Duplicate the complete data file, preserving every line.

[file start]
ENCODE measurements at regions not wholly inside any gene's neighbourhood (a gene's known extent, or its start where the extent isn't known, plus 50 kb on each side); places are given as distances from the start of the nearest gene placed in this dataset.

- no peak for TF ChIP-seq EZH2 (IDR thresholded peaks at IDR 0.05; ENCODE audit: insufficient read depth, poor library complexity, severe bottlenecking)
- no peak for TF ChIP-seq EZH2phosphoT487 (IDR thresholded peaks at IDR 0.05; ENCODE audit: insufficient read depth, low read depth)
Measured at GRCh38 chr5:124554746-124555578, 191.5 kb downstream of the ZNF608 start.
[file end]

ENCODE measurements at regions not wholly inside any gene's neighbourhood (a gene's known extent, or its start where the extent isn't known, plus 50 kb on each side); places are given as distances from the start of the nearest gene placed in this dataset.

- no peak for TF ChIP-seq EZH2 (IDR thresholded peaks at IDR 0.05; ENCODE audit: insufficient read depth, poor library complexity, severe bottlenecking)
- no peak for TF ChIP-seq EZH2phosphoT487 (IDR thresholded peaks at IDR 0.05; ENCODE audit: insufficient read depth, low read depth)
Measured at GRCh38 chr5:124554746-124555578, 191.5 kb downstream of the ZNF608 start.